20,000 LEAGUES UNDER THE SEA
This book is
one of Jules Verne’s best sellers; it showcases his talent in being able to build the perfect narrative and above all, making it plausible. The rich characters from captain Nemo to the rest of the crew with the rich descriptive scenes makes this story come alive right from page one; it has everything in it – from sea monsters to simmering tension between the central figures. A perfectly developed book and
in our view, a must-read for all Verne fans.
20,000 Leagues Under the Sea is part of Jules Verne’s most popular trilogy, along with Around the World in Eighty Days and Journey to the Center of the Earth. After chasing a “monster,” the protagonists find themselves prisoners on a futuristic submarine called the Nautilus. Their captor is Captain Nemo, and the prisoners enjoy a wild ride on the Nautilus. Visiting far-flung regions of the ocean, they see amazing coral formations, sunken vessels, the Antarctic ice barrier, the South Pole, the transatlantic telegraph cable, and Atlantis, the legendary underwater kingdom. In the underwater forests off Crespo Island, they hunt sharks, but when the submarine returns to the Atlantic Ocean, a giant squid attacks them.
During the year 1866, ships of various nationalities sight a mysterious sea monster, which, it is later suggested, might be a gigantic narwhal. The U.S. government assembles an expedition in New York City to find and destroy the monster. Professor Pierre Aronnax, a French marine biologist and the story's narrator, is in town at the time and receives a last-minute invitation to join the expedition; he accepts. Canadian whaler and master harpooner Ned Land and Aronnax's faithful manservant Conseil are also among the participants.
The rest of the novel describes the protagonists' adventures aboard the Nautilus, which was built in secrecy and now roams the seas beyond the reach of land-based governments. In self-imposed exile, Captain Nemo seems to have a dual motivation — a quest for scientific knowledge and a desire to escape terrestrial civilization. Nemo explains that his submarine is electrically powered and can conduct advanced marine research; he also tells his new passengers that his secret existence means he cannot let them leave — they must remain on board permanently.
The novel's later pages suggest that Captain Nemo went into undersea exile after his homeland was conquered and his family slaughtered by a powerful imperialist nation. Following the episode of the devilfish, Nemo largely avoids Aronnax, who begins to side with Ned Land. Ultimately, the Nautilus is attacked by a warship from the mysterious nation that has caused Nemo such suffering. Carrying out his quest for revenge, Nemo — whom Aronnax dubs an "archangel of hatred" — rams the ship below her waterline and sends her to the bottom, much to the professor's horror. Afterward, Nemo kneels before a portrait of his deceased wife and children, then sinks into a deep depression.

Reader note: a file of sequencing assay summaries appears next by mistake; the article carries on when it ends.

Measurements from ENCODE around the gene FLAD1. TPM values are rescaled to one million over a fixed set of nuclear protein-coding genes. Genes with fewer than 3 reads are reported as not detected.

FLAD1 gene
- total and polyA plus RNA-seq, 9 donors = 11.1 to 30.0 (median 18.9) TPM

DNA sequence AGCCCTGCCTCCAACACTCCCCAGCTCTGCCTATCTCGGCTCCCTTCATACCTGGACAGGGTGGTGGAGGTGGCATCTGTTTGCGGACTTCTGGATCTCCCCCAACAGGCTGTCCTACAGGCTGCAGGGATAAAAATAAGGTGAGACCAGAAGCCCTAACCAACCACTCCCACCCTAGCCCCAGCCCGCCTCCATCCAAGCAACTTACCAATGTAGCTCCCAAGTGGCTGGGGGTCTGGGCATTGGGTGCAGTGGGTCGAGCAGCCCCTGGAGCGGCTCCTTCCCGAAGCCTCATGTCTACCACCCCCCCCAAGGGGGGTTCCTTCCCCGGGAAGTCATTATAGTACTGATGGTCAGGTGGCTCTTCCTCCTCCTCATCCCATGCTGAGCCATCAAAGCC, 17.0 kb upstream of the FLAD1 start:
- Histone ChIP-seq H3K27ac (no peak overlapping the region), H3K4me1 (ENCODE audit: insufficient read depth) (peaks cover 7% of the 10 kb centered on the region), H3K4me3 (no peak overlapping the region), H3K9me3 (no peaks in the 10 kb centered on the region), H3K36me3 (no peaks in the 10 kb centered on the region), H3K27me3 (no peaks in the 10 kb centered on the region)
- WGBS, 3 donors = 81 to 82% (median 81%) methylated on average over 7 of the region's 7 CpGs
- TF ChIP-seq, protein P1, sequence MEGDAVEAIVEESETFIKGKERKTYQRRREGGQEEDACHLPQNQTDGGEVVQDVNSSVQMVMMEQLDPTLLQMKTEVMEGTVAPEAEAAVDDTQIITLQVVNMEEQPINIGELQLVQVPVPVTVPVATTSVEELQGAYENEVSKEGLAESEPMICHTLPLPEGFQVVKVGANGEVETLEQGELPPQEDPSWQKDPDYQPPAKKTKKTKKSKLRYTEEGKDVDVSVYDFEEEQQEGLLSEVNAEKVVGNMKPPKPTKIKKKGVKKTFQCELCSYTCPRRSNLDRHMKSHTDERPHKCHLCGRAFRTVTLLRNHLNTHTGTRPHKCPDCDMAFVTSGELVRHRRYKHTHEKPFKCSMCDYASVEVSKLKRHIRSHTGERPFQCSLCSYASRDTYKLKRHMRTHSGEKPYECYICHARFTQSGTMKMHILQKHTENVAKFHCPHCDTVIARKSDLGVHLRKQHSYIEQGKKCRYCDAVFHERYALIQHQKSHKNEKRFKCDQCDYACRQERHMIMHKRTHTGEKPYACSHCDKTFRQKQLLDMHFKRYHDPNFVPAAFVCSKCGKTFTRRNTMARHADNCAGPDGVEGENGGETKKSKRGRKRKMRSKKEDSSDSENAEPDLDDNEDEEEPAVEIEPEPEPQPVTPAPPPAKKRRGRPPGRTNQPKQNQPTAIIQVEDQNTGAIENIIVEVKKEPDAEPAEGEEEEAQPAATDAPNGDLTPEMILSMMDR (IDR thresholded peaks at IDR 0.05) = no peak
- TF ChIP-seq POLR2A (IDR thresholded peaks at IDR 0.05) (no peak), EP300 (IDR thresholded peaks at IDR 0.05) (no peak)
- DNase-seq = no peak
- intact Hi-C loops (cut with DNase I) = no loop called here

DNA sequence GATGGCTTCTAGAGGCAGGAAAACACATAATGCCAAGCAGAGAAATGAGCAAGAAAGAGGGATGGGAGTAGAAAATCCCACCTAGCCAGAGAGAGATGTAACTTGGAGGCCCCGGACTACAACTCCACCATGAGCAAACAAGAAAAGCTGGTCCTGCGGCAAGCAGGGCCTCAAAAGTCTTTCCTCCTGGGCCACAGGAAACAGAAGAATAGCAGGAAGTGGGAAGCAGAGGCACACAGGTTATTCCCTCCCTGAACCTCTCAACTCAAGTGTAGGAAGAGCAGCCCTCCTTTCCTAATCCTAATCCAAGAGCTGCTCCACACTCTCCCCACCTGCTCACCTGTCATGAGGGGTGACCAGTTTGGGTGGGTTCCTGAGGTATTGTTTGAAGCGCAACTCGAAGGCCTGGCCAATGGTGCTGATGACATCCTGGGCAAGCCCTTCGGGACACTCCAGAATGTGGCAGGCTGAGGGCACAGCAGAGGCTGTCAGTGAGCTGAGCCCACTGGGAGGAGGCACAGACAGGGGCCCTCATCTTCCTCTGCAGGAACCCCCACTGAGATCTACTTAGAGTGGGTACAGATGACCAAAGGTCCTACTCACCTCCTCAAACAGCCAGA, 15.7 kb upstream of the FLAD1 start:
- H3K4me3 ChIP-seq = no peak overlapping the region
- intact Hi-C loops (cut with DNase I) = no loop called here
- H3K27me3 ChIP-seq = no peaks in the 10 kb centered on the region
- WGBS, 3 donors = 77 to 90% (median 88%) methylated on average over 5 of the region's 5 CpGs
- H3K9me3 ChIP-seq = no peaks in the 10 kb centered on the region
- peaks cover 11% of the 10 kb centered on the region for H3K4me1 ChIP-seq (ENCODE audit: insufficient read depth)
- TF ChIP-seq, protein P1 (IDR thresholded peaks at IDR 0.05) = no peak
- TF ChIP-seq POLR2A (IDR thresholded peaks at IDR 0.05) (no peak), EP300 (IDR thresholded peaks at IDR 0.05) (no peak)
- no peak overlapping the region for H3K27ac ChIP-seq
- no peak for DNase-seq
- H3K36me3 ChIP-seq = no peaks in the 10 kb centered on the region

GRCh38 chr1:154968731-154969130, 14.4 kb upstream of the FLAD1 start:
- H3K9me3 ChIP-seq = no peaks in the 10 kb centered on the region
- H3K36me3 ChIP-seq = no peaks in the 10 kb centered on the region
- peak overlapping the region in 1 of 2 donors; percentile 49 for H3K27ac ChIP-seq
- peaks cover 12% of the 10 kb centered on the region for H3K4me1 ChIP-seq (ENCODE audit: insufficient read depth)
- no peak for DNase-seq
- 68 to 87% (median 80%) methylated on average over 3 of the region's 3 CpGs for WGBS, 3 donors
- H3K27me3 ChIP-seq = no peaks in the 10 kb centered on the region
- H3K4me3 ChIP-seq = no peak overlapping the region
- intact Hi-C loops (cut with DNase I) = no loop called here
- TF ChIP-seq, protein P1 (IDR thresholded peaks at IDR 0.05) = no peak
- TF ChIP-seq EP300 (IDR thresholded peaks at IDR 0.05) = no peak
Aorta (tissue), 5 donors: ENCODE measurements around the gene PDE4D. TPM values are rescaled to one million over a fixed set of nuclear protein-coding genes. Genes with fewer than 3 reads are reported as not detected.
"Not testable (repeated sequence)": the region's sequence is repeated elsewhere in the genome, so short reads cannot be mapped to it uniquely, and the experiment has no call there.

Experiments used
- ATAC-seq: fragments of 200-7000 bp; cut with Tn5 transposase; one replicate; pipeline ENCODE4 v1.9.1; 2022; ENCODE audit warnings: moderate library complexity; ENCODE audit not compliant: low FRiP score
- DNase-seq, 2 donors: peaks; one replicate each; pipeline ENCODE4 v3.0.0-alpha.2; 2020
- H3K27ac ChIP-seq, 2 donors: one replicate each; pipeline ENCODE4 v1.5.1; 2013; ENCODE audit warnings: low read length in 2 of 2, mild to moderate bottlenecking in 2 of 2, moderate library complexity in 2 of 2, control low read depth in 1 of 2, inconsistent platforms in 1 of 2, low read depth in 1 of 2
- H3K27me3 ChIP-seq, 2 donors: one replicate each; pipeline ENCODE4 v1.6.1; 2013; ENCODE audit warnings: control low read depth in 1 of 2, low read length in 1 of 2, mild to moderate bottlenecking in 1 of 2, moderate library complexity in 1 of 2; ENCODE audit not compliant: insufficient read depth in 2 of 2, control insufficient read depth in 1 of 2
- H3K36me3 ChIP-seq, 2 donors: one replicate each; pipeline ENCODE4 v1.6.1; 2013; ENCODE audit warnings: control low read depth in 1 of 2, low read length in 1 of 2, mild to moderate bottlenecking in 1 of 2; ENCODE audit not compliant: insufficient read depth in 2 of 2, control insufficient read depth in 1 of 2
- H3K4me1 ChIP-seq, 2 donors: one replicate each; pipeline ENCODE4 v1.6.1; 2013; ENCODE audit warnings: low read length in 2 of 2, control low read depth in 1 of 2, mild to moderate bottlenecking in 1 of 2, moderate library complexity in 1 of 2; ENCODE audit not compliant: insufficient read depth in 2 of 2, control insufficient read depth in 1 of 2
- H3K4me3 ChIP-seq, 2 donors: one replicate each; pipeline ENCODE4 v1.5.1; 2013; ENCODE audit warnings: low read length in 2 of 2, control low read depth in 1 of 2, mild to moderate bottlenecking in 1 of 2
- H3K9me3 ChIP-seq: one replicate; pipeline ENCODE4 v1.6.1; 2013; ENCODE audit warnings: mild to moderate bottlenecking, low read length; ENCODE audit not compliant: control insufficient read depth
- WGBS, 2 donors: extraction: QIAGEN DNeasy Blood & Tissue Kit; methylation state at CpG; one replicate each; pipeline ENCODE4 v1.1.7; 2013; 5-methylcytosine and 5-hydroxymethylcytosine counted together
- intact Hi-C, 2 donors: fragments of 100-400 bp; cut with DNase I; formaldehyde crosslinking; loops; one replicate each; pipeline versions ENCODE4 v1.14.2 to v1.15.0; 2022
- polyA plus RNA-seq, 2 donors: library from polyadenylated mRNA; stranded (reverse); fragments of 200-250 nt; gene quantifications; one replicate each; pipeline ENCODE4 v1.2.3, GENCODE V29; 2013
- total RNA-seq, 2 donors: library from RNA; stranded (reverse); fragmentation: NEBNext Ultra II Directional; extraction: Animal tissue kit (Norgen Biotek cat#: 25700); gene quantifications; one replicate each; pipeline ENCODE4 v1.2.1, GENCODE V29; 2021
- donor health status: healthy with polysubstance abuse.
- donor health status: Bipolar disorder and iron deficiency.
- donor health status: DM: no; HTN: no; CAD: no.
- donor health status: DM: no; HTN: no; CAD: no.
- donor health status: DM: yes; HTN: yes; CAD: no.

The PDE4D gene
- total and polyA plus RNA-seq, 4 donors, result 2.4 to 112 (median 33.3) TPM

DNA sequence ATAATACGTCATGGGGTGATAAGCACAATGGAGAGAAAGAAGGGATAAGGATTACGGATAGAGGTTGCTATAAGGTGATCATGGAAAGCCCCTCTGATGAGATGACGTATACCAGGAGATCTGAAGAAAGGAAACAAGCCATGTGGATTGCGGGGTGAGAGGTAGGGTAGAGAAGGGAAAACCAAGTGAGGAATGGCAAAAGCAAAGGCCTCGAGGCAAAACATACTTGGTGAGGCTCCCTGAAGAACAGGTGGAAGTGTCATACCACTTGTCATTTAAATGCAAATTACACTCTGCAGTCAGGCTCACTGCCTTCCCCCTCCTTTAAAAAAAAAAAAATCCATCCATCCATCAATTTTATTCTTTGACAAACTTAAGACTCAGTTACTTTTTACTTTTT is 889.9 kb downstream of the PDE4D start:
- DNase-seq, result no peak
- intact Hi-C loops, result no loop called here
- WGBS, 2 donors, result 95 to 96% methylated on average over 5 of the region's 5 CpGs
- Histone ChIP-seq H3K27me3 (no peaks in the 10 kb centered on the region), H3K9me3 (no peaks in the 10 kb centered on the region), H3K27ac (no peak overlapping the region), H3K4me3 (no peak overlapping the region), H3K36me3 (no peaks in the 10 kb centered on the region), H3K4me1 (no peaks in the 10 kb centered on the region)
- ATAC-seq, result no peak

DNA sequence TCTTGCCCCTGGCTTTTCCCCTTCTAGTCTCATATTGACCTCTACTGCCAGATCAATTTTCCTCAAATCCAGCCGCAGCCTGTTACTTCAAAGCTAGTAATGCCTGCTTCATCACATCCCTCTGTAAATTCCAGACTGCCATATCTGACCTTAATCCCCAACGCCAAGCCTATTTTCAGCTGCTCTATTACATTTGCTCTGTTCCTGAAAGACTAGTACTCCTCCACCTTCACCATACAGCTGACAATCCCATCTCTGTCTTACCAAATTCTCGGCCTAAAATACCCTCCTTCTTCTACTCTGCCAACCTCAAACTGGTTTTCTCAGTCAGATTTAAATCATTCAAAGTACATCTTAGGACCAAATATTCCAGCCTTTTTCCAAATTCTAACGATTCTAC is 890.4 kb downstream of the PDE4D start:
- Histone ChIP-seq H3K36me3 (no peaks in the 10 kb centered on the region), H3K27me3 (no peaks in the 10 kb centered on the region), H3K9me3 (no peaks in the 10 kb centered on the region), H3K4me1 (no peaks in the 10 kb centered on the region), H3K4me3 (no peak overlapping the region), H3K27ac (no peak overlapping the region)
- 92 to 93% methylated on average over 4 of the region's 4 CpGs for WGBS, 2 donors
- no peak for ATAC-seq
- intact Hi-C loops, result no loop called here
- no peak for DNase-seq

Jules Verne was the author of many adventure stories:
Twenty Thousand Leagues Under the Sea
Round the Moon (Extraordinary Voyages, #7)
Jules Verne is also known as the 'Father of Science Fiction'
ZEWT ALORS - The solar and wind powered 'Elizabeth Swann' will feature solar collectors and wind energy harvesting apparatus in an advanced configuration. Her hull configuration is ideal for mass hydrogen storage tanks, offering ranges of up to 4,000nm on compressed gas, and could circumnavigate the globe on one fill up of liquid hydrogen, stored in two cryogenic tanks. Unfortunately, at this stage not in under 80 days, to equal the famous Jules Verne round the world record.
It was Jules Verne's fictional character, 'Philleas Fogg', who suggested that it might be possible to travel Around The World In 80 Days. But what about doing it in a Zero Emission yacht driven by electric hydro-jets? With the advent of solar power and liquid hydrogen, it is a distinct possibility - on a scale of the wager that the legendary Philleas Fogg entered into at the Reform Club in 1872.
In 1874, Jules Verne set out a prescient vision that has inspired governments and entrepreneurs in the 147 years since. In his book The Mysterious Island, Verne wrote of a world where "water will one day be employed as fuel, that hydrogen and oxygen which constitute it, used singly or together, will furnish an inexhaustible source of heat and light, of an intensity of which coal is not capable."
In 2021 we have the technology to make that foretelling a reality, to include using hydrogen to travel around the world in 80 days.
JULES VERNE LINKS & REFERENCE
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